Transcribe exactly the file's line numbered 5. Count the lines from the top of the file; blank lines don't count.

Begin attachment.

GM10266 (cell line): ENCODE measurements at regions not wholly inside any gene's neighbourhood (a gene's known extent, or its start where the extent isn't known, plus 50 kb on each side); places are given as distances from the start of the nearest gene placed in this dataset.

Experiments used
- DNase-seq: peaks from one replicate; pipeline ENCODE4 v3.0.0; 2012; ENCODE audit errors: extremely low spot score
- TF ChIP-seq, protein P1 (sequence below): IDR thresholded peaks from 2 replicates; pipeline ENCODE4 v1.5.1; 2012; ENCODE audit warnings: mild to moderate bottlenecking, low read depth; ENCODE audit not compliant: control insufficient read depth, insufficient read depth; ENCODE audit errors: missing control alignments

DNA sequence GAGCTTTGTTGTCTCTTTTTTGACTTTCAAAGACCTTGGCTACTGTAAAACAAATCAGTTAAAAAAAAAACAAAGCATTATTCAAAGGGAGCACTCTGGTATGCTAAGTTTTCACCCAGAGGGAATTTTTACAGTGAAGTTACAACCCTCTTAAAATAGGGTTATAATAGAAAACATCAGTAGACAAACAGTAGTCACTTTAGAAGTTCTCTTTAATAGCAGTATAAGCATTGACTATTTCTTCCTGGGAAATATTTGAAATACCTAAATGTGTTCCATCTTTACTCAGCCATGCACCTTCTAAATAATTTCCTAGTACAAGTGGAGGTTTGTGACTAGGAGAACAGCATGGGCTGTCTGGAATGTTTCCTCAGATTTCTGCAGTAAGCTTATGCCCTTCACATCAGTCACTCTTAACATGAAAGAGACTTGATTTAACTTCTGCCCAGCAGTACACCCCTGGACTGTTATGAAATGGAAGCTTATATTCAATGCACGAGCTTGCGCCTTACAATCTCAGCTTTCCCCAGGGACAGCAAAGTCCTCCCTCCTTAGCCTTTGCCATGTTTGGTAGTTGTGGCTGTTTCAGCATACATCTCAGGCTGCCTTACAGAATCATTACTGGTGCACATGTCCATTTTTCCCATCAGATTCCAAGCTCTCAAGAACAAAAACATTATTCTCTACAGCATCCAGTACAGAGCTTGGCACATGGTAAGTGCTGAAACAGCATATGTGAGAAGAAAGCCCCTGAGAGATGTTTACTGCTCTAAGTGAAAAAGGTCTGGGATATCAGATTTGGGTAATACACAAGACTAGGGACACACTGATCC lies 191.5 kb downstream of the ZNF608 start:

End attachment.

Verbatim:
DNA sequence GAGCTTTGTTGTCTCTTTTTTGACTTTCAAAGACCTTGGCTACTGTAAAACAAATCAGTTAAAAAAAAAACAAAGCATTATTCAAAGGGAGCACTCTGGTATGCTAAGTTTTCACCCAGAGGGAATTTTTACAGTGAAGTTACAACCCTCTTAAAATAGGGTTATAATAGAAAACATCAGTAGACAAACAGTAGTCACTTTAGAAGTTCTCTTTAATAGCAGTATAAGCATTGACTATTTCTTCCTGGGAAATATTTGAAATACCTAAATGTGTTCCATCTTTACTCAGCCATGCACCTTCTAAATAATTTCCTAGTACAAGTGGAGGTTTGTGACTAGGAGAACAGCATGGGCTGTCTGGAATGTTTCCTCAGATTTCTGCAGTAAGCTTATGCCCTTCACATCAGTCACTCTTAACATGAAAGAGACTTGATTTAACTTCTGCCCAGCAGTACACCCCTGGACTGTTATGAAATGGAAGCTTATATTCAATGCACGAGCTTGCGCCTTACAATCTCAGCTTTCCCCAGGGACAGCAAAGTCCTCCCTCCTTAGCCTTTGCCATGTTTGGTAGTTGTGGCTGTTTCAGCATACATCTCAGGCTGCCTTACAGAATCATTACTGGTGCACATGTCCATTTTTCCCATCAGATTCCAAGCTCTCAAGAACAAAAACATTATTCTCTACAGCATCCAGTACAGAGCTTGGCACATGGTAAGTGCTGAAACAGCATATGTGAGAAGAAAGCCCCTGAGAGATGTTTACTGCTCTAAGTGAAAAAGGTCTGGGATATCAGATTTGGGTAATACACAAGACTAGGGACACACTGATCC lies 191.5 kb downstream of the ZNF608 start: